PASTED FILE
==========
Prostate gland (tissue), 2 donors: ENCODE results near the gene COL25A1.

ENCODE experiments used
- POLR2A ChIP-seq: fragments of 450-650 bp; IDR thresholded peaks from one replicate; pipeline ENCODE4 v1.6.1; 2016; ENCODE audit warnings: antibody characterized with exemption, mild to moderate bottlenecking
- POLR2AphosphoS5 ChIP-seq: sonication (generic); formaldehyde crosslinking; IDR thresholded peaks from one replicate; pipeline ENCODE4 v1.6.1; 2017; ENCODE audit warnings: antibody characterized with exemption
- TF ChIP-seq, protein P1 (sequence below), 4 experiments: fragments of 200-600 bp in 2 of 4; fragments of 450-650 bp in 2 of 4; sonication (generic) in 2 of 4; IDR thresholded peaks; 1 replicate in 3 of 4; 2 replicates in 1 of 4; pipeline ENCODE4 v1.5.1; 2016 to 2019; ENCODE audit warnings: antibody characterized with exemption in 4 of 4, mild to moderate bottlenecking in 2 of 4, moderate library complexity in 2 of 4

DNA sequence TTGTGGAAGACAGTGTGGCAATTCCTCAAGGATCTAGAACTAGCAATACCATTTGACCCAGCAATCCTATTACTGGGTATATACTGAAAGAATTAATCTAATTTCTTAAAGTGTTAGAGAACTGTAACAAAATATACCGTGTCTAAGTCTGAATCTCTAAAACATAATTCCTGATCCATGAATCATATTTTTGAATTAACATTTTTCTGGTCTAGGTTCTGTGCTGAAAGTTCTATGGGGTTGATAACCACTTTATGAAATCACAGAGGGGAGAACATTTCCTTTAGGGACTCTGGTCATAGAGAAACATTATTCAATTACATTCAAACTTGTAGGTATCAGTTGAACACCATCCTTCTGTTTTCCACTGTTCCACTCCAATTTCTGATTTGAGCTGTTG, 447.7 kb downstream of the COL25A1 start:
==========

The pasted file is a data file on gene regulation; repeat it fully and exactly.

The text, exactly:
Prostate gland (tissue), 2 donors: ENCODE results near the gene COL25A1.

ENCODE experiments used
- POLR2A ChIP-seq: fragments of 450-650 bp; IDR thresholded peaks from one replicate; pipeline ENCODE4 v1.6.1; 2016; ENCODE audit warnings: antibody characterized with exemption, mild to moderate bottlenecking
- POLR2AphosphoS5 ChIP-seq: sonication (generic); formaldehyde crosslinking; IDR thresholded peaks from one replicate; pipeline ENCODE4 v1.6.1; 2017; ENCODE audit warnings: antibody characterized with exemption
- TF ChIP-seq, protein P1 (sequence below), 4 experiments: fragments of 200-600 bp in 2 of 4; fragments of 450-650 bp in 2 of 4; sonication (generic) in 2 of 4; IDR thresholded peaks; 1 replicate in 3 of 4; 2 replicates in 1 of 4; pipeline ENCODE4 v1.5.1; 2016 to 2019; ENCODE audit warnings: antibody characterized with exemption in 4 of 4, mild to moderate bottlenecking in 2 of 4, moderate library complexity in 2 of 4

DNA sequence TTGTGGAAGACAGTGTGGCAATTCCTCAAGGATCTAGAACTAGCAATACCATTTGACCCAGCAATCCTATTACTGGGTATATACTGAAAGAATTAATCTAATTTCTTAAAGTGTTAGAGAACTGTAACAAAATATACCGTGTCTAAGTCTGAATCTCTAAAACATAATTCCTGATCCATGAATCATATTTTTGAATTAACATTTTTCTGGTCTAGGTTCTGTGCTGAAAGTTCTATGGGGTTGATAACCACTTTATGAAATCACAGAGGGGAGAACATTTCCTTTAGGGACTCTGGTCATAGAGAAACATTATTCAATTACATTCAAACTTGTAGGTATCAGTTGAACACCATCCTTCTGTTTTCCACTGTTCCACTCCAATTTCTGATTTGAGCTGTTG, 447.7 kb downstream of the COL25A1 start: